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In this article, we discuss what PPP loan borrowers should be aware of when filing for forgiveness, and answer the following questions: what were the PPP loans originally intended for?, what information must a PPP borrower provide if audited?, and what happens if a PPP borrower is found ineligible or fails to respond?

In this article, we discuss what PPP loan borrowers should be aware of when filing for forgiveness, and answer the following questions:


  • What were the PPP loans originally intended for?
  • What information must a PPP borrower provide if audited?
  • What happens if a PPP borrower is found ineligible or fails to respond?


What Were The PPP Loans Originally Intended For?


The Paycheck Protection Program (PPP), was a business loan program established under the CARES Act, to help mostly small businesses, self-employed workers, non-profit organizations, and tribal businesses continue operating and paying certain expenses. Businesses could apply for a low-interest loan equal to roughly 2.5 times their average monthly payroll.


Recently, the SBA announced that audits will begin on applications after receiving the filing for forgiveness. Those familiar with the PPP program will remember that one of the stipulations included the possibility of the loan being partially or completely forgiven if the applicant kept its employee count and employee wages stable and used the funds for costs such as payroll, rent, utilities, and interest.


The SBA has stated that it intends to audit all loans over $2 million, but that it has the authority to audit any PPP loan at any amount. Furthermore, the SBA has the power to change certain procedures and stipulations surrounding the PPP loans, as long as those changes are reasonable and for the greater good of the program. Once such change requires any businesses or not-for-profit that received a PPP loan to notify their PPP lender of a potential merger or sale of their business, including a copy of the proposed agreement.


What Information Must A PPP Borrower Provide If Audited?


Because of the large volume of PPP applicants, and the number of loans given out, businesses applying for forgiveness now probably won’t be audited for months or even years. The stipulations attached to a forgiveness application will depend on the date the application is filed. Thus, discussions on what is the right move—applying for forgiveness now or waiting till later—will permeate blogs and message boards across the web.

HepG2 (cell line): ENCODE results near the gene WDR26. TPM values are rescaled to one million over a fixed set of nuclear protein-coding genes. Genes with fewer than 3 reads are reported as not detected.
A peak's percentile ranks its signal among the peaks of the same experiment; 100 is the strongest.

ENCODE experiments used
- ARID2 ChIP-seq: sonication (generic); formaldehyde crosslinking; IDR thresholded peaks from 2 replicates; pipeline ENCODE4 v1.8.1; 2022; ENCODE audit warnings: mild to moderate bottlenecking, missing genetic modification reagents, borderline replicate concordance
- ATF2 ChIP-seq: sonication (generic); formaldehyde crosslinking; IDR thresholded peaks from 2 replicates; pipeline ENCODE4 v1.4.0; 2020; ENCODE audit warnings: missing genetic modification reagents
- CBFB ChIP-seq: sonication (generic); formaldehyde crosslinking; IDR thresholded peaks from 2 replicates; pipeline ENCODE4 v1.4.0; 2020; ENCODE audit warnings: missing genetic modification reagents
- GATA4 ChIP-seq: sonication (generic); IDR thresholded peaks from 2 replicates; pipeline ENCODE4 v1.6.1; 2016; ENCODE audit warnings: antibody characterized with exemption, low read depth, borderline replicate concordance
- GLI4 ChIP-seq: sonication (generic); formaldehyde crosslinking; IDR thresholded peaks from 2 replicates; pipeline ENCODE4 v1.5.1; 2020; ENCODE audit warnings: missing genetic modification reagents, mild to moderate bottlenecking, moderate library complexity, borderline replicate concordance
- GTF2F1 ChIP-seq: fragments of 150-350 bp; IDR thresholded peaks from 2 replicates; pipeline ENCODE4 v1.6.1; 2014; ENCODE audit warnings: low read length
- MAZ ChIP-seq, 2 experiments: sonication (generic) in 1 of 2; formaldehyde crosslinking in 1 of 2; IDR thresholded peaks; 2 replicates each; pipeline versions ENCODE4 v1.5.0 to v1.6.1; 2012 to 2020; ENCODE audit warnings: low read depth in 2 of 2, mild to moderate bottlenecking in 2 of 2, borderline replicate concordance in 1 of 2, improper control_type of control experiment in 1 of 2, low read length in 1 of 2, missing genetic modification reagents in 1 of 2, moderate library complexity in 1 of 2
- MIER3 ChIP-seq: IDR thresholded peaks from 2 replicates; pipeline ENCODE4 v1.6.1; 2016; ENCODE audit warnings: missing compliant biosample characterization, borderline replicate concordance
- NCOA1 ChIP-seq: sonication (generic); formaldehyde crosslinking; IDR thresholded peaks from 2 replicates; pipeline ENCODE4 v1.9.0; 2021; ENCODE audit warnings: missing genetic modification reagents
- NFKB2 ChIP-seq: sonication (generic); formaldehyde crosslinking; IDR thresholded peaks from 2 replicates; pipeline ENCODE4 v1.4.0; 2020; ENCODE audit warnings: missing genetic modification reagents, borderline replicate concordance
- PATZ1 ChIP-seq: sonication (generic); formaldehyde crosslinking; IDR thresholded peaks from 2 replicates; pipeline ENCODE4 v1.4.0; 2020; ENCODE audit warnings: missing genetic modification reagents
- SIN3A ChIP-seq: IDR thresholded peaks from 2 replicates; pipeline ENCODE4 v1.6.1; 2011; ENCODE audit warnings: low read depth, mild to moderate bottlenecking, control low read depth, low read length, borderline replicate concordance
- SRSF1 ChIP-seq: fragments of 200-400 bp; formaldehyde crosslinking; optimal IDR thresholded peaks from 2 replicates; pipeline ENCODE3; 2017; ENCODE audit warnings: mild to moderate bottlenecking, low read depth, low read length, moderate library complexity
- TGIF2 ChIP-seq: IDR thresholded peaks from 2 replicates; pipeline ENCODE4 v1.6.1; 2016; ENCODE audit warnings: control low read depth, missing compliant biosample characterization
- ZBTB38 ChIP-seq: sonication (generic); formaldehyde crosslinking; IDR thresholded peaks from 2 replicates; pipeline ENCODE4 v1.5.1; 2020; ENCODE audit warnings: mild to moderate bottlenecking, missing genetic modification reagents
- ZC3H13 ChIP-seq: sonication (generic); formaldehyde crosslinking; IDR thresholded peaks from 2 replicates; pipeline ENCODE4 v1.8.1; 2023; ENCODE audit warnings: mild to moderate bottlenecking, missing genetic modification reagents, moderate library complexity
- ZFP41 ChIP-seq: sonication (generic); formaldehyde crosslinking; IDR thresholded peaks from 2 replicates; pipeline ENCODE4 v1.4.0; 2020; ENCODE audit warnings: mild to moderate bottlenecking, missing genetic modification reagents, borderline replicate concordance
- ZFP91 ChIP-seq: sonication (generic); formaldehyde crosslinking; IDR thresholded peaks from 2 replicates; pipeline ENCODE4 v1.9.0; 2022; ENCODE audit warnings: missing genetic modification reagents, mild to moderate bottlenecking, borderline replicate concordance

What any PPP recipient should know when considering filing for forgiveness is that PPP documentation must be retained for six years after the date the loan is forgiven or repaid in full. Furthermore, under an audit, the following factors will be examined :


  • Did the borrower meet the economic criteria required to be eligible for a PPP loan. There are many examples of individuals who clearly abused the PPP system and some of them have already received punishment under the law, but there will likely be many more cases where a borrower’s original eligibility for a loan was ambiguous.
  • Did the borrower correctly calculate the loan amount when applying? 
  • Has the borrower used the loan for the correct purpose, such as keeping employees paid, and secondary allowable uses, such as interest on mortgages, rent, utilities, etc.


What Happens If A PPP Borrower Is Found Ineligible Or Fails To Respond?


PPP recipients should be aware that the SBA can request additional information in order to determine eligibility for forgiveness and whether the business was originally eligible for the PPP loan. If the PPP applicant has documents that support its case for the original loan and/or forgiveness, the applicant should keep those documents for at least six years.


If the borrower fails to respond to a request for documents or fails to provide adequate documentation, the SBA will likely determine the borrower was ineligible for the original loan or for forgiveness of the loan. As such, it is crucial for business to be on the lookout for notifications through the mail or from their PPP lender.


If the SBA delivers an adverse finding, whether it be the borrower wasn’t originally eligible, isn’t eligible for full forgiveness, or isn’t eligible for partial forgiveness, the applicant has 30 days to file an appeal. This review and appeal process does not extend the deferral period of the PPP loan. PPP loan borrowers must be vigilant in updating their lenders about any address or personnel changes to ensure timely delivery of notifications.


Posted 
January 5, 2021
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